In spring, fireweed sprouts around Puget Sound,
rose-tipped cairns that lure a flock of seagulls
downward, winter-worn, to make a hill’s crown.
In the mouth of the bay, a tugboat’s hull
severs the slack water like black fabric,
the shape of the prop-wash a dull green trail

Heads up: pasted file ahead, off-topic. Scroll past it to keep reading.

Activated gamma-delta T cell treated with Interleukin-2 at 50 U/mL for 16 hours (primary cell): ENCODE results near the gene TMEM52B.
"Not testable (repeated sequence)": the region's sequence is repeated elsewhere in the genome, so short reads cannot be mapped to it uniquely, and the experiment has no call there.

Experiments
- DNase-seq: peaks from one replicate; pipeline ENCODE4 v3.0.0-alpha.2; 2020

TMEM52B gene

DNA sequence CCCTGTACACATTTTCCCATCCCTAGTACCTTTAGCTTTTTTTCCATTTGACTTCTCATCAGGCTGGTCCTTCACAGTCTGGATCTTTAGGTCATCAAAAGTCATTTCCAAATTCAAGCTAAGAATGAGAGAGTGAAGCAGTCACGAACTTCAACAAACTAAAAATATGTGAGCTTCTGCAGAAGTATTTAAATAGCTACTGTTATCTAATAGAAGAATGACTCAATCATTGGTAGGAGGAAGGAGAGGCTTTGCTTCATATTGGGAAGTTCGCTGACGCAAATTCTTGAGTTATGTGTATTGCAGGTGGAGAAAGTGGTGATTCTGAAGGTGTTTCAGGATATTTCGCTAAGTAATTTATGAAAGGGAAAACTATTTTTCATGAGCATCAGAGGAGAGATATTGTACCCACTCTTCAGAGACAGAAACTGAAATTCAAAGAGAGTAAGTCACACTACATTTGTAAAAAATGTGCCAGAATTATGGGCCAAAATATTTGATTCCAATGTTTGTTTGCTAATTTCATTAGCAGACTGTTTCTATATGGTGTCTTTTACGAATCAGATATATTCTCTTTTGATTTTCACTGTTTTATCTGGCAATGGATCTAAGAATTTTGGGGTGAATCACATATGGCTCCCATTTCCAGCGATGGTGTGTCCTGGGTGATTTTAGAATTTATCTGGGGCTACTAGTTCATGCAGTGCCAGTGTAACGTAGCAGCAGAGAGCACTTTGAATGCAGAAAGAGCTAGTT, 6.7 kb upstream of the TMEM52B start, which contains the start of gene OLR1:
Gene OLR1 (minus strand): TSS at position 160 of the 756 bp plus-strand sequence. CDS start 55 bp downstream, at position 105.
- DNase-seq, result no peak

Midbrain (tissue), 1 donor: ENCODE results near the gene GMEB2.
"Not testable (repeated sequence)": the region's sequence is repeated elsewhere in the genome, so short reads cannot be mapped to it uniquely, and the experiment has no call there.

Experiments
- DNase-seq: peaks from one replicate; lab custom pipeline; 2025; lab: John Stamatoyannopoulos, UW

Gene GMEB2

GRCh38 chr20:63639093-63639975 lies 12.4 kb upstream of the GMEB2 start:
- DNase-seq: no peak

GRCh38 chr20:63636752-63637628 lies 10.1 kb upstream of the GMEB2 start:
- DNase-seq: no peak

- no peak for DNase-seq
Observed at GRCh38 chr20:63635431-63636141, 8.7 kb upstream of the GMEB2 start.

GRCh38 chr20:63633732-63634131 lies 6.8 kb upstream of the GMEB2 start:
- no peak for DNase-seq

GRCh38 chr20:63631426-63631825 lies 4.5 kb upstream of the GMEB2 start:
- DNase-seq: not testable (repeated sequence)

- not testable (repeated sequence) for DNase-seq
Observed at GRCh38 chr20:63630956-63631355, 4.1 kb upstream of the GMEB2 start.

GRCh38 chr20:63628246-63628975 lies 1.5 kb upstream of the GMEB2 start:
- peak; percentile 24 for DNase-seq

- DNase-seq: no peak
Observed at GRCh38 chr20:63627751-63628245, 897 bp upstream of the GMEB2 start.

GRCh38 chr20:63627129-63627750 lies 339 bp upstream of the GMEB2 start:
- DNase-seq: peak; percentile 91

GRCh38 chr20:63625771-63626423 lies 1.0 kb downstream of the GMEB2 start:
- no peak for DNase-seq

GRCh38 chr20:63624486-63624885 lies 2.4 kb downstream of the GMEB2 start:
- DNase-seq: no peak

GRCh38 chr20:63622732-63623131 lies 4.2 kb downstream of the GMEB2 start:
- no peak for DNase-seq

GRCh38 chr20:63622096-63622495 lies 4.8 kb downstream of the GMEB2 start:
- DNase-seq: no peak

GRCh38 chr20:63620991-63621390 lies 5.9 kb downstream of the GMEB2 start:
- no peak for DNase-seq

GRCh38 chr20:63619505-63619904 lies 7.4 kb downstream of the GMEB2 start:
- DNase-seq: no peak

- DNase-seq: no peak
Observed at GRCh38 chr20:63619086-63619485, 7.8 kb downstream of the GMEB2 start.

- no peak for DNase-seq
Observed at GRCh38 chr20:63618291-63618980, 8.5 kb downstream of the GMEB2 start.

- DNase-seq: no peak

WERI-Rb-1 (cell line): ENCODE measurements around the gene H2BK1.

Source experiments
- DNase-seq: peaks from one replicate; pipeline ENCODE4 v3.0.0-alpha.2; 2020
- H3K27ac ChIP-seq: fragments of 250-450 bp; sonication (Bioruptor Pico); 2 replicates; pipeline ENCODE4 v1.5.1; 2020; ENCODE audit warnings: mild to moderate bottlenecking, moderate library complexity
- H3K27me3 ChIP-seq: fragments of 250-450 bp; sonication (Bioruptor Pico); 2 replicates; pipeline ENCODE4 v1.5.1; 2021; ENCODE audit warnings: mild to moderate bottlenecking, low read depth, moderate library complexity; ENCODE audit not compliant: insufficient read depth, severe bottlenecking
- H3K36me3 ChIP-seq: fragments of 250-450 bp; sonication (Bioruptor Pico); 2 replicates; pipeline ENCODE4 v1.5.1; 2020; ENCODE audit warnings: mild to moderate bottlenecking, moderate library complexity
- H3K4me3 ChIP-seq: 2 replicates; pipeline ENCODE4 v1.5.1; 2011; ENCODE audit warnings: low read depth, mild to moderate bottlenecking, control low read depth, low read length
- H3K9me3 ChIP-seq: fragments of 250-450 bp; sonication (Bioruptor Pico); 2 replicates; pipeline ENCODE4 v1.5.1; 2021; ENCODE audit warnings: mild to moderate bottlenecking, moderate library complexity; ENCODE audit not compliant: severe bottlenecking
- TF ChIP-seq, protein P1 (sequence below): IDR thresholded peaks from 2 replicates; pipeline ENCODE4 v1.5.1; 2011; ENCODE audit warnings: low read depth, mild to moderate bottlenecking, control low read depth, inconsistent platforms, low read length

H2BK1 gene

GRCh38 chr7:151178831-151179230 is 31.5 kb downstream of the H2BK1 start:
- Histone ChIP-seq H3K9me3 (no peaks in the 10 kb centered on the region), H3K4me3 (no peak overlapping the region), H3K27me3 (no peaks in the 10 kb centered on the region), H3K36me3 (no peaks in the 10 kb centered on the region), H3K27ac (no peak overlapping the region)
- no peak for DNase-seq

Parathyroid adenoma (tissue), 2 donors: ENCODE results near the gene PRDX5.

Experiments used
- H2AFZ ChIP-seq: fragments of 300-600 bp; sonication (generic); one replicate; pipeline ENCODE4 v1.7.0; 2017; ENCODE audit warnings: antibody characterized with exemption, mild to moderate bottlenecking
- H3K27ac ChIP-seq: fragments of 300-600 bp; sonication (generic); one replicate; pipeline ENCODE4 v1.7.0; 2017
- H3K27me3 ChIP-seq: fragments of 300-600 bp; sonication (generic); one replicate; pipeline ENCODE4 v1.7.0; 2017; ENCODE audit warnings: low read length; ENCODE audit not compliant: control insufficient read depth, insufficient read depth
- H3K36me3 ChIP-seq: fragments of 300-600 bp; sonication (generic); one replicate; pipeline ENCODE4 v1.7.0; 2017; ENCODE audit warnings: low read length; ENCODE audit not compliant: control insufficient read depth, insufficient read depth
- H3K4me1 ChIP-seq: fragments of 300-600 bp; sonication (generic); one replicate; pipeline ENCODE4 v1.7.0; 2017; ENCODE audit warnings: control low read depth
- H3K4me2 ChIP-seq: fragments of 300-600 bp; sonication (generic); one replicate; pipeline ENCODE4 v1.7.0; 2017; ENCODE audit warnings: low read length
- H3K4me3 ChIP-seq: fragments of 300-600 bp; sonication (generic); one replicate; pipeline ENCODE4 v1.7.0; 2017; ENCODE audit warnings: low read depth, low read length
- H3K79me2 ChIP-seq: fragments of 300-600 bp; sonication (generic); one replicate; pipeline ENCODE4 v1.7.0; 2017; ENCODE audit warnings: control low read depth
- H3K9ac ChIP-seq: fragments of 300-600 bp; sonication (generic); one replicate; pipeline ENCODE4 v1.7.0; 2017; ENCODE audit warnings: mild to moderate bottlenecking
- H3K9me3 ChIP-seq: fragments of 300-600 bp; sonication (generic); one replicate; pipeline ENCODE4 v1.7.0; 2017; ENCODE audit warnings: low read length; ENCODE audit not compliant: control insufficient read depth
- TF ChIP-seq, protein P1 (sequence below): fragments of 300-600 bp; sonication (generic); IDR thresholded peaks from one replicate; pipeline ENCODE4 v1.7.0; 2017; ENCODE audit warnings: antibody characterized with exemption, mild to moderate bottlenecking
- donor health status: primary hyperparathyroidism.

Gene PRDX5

that opens as a fan. The captain flicks
his cigarette butt against the ship’s wheel
and turns south to the beach, taking a fix
on the basalt cliffs at the shoreline’s rim,
their chalk-white shelves collapsed above the rocks.
He charts a constellation on his arm,
the face of a hill which blooms in a rash
the birds now spiraling upward like ash.